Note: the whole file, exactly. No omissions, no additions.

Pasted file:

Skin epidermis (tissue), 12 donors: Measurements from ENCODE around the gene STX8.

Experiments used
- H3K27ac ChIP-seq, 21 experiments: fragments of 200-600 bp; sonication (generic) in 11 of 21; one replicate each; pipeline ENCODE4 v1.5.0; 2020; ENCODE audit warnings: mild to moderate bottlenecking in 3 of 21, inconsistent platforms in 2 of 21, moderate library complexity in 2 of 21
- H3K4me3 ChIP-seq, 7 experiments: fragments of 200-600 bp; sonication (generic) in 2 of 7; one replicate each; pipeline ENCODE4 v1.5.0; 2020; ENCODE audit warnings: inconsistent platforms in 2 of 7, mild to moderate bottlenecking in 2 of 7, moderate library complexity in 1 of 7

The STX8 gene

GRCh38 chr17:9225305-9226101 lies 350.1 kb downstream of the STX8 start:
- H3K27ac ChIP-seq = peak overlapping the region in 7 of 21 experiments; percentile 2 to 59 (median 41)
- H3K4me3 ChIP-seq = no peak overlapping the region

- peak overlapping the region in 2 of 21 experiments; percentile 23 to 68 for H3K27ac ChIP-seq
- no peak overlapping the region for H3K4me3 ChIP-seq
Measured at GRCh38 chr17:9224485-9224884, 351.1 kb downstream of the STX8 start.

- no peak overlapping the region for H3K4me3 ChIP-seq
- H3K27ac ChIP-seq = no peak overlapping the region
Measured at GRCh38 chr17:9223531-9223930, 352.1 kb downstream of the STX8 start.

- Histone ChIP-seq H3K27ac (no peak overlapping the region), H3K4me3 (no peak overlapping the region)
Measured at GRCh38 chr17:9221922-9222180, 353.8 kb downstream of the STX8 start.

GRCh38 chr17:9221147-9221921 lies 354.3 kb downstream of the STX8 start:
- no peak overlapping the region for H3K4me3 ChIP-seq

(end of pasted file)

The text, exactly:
Skin epidermis (tissue), 12 donors: Measurements from ENCODE around the gene STX8.

Experiments used
- H3K27ac ChIP-seq, 21 experiments: fragments of 200-600 bp; sonication (generic) in 11 of 21; one replicate each; pipeline ENCODE4 v1.5.0; 2020; ENCODE audit warnings: mild to moderate bottlenecking in 3 of 21, inconsistent platforms in 2 of 21, moderate library complexity in 2 of 21
- H3K4me3 ChIP-seq, 7 experiments: fragments of 200-600 bp; sonication (generic) in 2 of 7; one replicate each; pipeline ENCODE4 v1.5.0; 2020; ENCODE audit warnings: inconsistent platforms in 2 of 7, mild to moderate bottlenecking in 2 of 7, moderate library complexity in 1 of 7

The STX8 gene

GRCh38 chr17:9225305-9226101 lies 350.1 kb downstream of the STX8 start:
- H3K27ac ChIP-seq = peak overlapping the region in 7 of 21 experiments; percentile 2 to 59 (median 41)
- H3K4me3 ChIP-seq = no peak overlapping the region

- peak overlapping the region in 2 of 21 experiments; percentile 23 to 68 for H3K27ac ChIP-seq
- no peak overlapping the region for H3K4me3 ChIP-seq
Measured at GRCh38 chr17:9224485-9224884, 351.1 kb downstream of the STX8 start.

- no peak overlapping the region for H3K4me3 ChIP-seq
- H3K27ac ChIP-seq = no peak overlapping the region
Measured at GRCh38 chr17:9223531-9223930, 352.1 kb downstream of the STX8 start.

- Histone ChIP-seq H3K27ac (no peak overlapping the region), H3K4me3 (no peak overlapping the region)
Measured at GRCh38 chr17:9221922-9222180, 353.8 kb downstream of the STX8 start.

GRCh38 chr17:9221147-9221921 lies 354.3 kb downstream of the STX8 start:
- no peak overlapping the region for H3K4me3 ChIP-seq